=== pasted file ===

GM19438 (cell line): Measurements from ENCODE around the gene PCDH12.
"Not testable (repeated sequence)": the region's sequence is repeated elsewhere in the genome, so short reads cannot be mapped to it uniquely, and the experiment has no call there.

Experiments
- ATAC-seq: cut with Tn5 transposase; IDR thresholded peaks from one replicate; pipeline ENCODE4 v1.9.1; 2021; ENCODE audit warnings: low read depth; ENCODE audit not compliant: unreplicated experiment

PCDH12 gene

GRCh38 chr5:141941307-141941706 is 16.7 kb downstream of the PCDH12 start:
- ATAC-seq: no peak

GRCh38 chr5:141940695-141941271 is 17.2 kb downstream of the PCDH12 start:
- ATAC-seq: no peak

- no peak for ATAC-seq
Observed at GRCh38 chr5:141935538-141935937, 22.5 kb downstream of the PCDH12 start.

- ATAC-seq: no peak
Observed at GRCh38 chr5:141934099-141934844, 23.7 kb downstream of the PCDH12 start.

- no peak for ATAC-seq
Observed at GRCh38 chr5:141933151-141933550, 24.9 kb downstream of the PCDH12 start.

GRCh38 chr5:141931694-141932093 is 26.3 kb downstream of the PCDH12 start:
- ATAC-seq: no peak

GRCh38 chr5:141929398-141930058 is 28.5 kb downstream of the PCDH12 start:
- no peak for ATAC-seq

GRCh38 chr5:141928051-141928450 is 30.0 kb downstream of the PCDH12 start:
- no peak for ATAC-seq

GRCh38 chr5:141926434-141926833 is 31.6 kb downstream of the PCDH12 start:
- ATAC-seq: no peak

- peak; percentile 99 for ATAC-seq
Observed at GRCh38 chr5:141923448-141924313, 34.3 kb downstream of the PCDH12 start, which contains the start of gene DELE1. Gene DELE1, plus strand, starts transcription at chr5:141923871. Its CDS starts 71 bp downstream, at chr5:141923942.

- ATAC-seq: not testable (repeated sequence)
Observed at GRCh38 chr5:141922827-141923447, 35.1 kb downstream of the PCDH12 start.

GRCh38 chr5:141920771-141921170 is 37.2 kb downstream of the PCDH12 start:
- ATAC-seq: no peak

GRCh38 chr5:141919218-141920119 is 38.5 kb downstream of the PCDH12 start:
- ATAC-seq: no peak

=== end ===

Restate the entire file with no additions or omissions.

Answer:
GM19438 (cell line): Measurements from ENCODE around the gene PCDH12.
"Not testable (repeated sequence)": the region's sequence is repeated elsewhere in the genome, so short reads cannot be mapped to it uniquely, and the experiment has no call there.

Experiments
- ATAC-seq: cut with Tn5 transposase; IDR thresholded peaks from one replicate; pipeline ENCODE4 v1.9.1; 2021; ENCODE audit warnings: low read depth; ENCODE audit not compliant: unreplicated experiment

PCDH12 gene

GRCh38 chr5:141941307-141941706 is 16.7 kb downstream of the PCDH12 start:
- ATAC-seq: no peak

GRCh38 chr5:141940695-141941271 is 17.2 kb downstream of the PCDH12 start:
- ATAC-seq: no peak

- no peak for ATAC-seq
Observed at GRCh38 chr5:141935538-141935937, 22.5 kb downstream of the PCDH12 start.

- ATAC-seq: no peak
Observed at GRCh38 chr5:141934099-141934844, 23.7 kb downstream of the PCDH12 start.

- no peak for ATAC-seq
Observed at GRCh38 chr5:141933151-141933550, 24.9 kb downstream of the PCDH12 start.

GRCh38 chr5:141931694-141932093 is 26.3 kb downstream of the PCDH12 start:
- ATAC-seq: no peak

GRCh38 chr5:141929398-141930058 is 28.5 kb downstream of the PCDH12 start:
- no peak for ATAC-seq

GRCh38 chr5:141928051-141928450 is 30.0 kb downstream of the PCDH12 start:
- no peak for ATAC-seq

GRCh38 chr5:141926434-141926833 is 31.6 kb downstream of the PCDH12 start:
- ATAC-seq: no peak

- peak; percentile 99 for ATAC-seq
Observed at GRCh38 chr5:141923448-141924313, 34.3 kb downstream of the PCDH12 start, which contains the start of gene DELE1. Gene DELE1, plus strand, starts transcription at chr5:141923871. Its CDS starts 71 bp downstream, at chr5:141923942.

- ATAC-seq: not testable (repeated sequence)
Observed at GRCh38 chr5:141922827-141923447, 35.1 kb downstream of the PCDH12 start.

GRCh38 chr5:141920771-141921170 is 37.2 kb downstream of the PCDH12 start:
- ATAC-seq: no peak

GRCh38 chr5:141919218-141920119 is 38.5 kb downstream of the PCDH12 start:
- ATAC-seq: no peak